Same-Sex Marriage, Abortion, and the Limits of LocalismBy Mark T. Mitchell for FRONT PORCH REPUBLIC
Kearneysville, WV. Last week I published a piece suggesting ten positions that might serve to constitute a platform for those who are disillusioned by both major political parties and who long for an alternative that includes, among other things, a reversal of the concentration of power in Washington. Conspicuously absent from my list was any reference to the two most hotly contested social issues of our day: abortion and same-sex marriage. My second point (after fiscal responsibility) addressed the idea of federalism, and it is perhaps under this heading that the issues of abortion and same-sex marriage could be dealt. First, here’s what I said about federalism:
Federalism. The federal government has slowly insinuated itself into every facet of our lives through the congress, the courts, and administrative agencies. In most cases this leads to a loss of sensitivity to the diversity of regions, states, and localities. It reduces the opportunity for creative experimentation that could lead to the development of innovative solutions to vexing problems. Ultimately, the expanding scope and power of the federal government represents a threat to the freedom of individuals and communities. This must be reversed. Power must be returned to the states. Congress might cede certain prerogatives back to the states, or in the likely event that does not happen, states must act to assert independence from federal interference.
It seems obvious that abortion always should have been a state issue and that Roe v. Wade is, on multiple levels, bad law. The restoration of federalism could mean, at the very least, that laws limiting or restricting some forms of abortion should be the prerogative of the individual states. Ideally, the entire issue should be returned to the states where the people are free to decide.
Same-sex marriage is more difficult. To be sure, when the issue has recently been submitted to the democratic process, states have consistently voted against the legalization of these unions. The states that have approved same-sex marriages have done so via the courts and over the express wishes of the majority of the population. This represents an egregious usurpation of the democratic process.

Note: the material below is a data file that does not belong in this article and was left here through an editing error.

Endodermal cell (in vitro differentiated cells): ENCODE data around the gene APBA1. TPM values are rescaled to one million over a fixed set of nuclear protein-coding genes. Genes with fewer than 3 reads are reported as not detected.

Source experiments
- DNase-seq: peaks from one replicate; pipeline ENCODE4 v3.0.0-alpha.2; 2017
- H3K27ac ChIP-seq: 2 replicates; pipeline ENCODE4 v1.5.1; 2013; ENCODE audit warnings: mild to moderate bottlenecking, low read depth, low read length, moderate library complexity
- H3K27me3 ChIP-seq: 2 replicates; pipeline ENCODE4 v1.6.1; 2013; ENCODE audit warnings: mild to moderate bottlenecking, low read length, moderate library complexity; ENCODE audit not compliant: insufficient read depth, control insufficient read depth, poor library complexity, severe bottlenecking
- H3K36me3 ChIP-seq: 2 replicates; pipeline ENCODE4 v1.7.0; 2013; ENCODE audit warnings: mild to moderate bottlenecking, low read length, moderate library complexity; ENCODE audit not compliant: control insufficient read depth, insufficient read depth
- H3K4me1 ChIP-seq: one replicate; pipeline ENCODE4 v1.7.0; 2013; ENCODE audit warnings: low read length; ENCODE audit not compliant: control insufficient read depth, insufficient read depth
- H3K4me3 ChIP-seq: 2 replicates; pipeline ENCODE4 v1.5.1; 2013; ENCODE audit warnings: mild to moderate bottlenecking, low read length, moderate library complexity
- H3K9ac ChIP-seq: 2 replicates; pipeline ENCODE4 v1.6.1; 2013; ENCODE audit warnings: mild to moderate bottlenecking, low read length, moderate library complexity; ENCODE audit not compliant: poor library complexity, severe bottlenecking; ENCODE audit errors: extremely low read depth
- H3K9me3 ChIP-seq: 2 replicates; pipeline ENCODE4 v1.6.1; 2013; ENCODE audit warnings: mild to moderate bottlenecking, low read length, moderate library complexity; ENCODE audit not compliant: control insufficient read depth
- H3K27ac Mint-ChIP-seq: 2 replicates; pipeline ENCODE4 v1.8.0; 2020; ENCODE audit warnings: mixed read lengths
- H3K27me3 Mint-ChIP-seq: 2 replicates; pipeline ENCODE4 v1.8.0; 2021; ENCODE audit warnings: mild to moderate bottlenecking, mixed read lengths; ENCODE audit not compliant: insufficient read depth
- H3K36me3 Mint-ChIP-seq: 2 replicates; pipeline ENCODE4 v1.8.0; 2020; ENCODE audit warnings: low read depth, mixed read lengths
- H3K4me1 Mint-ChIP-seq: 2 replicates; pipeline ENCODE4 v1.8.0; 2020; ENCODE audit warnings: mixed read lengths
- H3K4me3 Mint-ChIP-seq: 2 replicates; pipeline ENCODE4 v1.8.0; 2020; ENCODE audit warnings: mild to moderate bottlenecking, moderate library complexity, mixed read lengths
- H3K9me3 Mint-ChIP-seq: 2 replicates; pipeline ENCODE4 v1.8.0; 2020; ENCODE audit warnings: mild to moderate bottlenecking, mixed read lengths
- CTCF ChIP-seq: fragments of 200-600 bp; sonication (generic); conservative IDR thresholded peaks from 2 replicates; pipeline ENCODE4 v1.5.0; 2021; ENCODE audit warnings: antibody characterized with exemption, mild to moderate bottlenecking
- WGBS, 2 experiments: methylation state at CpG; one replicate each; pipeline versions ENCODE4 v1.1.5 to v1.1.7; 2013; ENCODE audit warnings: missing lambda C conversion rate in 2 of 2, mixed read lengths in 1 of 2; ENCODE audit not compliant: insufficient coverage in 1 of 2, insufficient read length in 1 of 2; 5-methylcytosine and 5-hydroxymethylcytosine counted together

But at the same time, one could object and argue that the courts are doing nothing different than upholding a basic civil right for a heretofore oppressed minority. Majorities can and have been wrong. The courts are doing a brave thing and are leading the way to a future where the equality of all persons is recognized by the law. The dull citizens need to be led by the wise men and women in the black robes.
There are those who argue that traditional marriage must be protected and that a constitutional amendment should be a central part of that strategy. Perhaps. But one need only recall the failed use of the amendment process to promote temperance to cast doubt on the efficacy of this means to effect cultural change. In terms of practicality, amending the constitution is an arduous process and unlikely to succeed.
Furthermore, if one is generally disposed to localism, one is forced to ask whether or not this issue might be better dealt with on a state level. But here is where things get tricky. What separates abortion from same-sex marriage is this: abortion represents the termination of something. Once the procedure is over, there is nothing left, legally speaking, to be done. With same-sex marriage, the “procedure” (that is, the ceremony) is just the beginning. The couple has a life together. They will, presumably, form a household. They may merge their property and accounts. All well and good. But what happens when they decide to move to another state? One whose populace has expressly rejected same-sex marriage? The full faith and credit clause of the constitution would seem to indicate that one state is obligated to recognize a union sanctioned by the first state but not by the second. There is nothing analogous in the abortion issue and this, it seems, is the reason abortion could easily be an issue settled at the state level while same-sex marriage is more difficult.